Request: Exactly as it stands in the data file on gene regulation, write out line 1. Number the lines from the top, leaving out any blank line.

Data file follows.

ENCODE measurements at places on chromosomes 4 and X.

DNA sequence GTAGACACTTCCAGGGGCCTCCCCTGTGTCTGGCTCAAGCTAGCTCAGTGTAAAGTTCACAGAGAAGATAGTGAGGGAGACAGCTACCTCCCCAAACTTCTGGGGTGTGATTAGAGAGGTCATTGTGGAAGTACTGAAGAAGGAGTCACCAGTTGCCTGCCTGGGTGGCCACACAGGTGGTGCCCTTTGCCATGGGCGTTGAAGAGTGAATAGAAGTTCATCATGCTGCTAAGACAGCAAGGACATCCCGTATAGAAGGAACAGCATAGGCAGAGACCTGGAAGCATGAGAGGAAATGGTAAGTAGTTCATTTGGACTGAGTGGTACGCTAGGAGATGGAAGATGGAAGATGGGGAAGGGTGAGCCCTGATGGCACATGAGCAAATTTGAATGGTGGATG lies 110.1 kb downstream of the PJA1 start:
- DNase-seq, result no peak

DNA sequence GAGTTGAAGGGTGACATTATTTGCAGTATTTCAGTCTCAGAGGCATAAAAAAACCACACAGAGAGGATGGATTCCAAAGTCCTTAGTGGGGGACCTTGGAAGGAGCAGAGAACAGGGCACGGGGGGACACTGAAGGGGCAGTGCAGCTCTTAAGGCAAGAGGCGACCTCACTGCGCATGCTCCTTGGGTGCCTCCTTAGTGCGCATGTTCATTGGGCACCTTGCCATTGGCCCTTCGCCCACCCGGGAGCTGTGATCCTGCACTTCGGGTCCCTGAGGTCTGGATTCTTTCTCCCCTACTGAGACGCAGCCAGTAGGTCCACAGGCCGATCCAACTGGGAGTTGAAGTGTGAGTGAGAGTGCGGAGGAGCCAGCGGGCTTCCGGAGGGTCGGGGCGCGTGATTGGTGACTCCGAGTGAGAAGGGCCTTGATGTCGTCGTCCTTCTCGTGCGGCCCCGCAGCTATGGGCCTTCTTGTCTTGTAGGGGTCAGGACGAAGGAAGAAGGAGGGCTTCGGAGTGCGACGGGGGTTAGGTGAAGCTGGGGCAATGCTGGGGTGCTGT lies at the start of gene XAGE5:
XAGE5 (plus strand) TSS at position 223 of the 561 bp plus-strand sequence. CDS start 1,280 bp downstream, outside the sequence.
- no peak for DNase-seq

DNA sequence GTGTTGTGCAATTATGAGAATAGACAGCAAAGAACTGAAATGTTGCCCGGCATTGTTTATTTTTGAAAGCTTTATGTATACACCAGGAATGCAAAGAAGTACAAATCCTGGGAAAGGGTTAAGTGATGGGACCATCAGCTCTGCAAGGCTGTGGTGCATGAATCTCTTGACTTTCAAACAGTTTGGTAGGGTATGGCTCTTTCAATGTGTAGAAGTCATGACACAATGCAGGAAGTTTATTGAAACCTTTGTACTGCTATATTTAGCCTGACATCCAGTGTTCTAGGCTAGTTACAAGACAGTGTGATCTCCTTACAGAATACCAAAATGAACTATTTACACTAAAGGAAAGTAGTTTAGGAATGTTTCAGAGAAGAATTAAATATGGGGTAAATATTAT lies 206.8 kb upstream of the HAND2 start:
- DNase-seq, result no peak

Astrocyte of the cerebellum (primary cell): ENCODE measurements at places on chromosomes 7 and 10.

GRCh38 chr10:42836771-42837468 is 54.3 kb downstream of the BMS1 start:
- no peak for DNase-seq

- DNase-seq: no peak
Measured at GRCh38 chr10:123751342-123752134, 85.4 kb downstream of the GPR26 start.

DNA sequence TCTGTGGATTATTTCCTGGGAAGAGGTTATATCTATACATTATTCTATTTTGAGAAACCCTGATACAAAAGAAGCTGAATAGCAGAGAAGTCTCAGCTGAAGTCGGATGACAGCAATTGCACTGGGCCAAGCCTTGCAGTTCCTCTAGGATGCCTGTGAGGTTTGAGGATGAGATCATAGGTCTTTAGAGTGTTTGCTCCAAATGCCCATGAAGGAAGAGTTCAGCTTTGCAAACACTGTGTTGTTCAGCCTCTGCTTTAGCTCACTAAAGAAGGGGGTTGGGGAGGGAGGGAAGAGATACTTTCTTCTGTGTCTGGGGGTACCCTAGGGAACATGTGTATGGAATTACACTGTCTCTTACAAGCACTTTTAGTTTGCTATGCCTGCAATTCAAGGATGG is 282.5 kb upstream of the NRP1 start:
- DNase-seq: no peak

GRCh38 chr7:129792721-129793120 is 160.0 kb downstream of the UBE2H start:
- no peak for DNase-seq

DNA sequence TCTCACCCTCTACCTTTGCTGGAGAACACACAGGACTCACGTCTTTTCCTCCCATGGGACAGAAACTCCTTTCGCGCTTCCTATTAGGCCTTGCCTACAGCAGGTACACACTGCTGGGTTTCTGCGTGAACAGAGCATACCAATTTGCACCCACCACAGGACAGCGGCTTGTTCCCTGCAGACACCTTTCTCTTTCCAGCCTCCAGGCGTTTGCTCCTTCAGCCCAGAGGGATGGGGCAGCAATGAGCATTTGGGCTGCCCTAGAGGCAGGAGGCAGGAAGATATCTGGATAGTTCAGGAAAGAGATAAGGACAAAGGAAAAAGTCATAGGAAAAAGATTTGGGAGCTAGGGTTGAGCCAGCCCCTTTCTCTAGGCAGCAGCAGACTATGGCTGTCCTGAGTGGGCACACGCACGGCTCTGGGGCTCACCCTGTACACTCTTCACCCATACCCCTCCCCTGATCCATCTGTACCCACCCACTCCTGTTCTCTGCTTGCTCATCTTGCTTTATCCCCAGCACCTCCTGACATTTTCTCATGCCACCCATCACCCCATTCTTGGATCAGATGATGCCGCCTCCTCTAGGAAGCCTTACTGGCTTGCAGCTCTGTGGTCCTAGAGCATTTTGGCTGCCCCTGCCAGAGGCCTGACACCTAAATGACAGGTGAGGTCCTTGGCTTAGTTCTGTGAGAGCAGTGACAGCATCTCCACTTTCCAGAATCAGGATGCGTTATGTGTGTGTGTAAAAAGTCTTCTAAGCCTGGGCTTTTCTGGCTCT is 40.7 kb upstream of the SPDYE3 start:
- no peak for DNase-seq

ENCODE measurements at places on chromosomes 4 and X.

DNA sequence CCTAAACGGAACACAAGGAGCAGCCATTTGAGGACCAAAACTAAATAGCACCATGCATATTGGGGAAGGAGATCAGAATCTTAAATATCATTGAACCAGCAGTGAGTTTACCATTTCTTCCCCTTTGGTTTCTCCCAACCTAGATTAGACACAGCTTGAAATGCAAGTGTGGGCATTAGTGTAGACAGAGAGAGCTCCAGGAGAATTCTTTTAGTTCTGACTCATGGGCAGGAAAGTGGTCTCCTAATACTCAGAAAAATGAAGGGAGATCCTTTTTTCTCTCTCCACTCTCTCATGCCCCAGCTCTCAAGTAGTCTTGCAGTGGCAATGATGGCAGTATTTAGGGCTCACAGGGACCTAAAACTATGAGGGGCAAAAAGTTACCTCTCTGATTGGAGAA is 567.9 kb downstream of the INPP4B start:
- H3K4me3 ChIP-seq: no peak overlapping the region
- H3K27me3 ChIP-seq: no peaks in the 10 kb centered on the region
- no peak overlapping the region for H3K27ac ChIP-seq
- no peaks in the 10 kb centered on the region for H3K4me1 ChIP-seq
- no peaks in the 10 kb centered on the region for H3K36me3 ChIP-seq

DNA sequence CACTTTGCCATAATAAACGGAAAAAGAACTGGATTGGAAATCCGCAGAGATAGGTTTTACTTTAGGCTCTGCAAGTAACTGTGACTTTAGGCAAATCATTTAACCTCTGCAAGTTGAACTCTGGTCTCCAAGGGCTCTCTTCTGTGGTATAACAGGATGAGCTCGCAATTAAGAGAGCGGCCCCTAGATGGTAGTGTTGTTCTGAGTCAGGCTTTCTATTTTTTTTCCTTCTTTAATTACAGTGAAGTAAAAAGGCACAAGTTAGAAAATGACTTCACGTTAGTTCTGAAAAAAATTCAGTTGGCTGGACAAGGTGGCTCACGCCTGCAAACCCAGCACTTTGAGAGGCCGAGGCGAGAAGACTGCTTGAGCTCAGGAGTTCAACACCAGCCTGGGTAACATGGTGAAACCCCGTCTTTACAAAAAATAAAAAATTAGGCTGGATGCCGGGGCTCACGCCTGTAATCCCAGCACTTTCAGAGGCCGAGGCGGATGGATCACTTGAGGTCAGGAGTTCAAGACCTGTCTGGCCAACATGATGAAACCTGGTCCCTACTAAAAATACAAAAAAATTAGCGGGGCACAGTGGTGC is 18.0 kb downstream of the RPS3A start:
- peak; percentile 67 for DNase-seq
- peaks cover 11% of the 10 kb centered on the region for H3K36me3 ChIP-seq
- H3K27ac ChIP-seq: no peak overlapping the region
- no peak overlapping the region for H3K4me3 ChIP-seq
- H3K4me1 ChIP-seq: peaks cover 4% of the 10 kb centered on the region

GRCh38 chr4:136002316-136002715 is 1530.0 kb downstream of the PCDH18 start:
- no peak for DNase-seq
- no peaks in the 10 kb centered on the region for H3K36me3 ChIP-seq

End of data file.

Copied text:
ENCODE measurements at places on chromosomes 4 and X.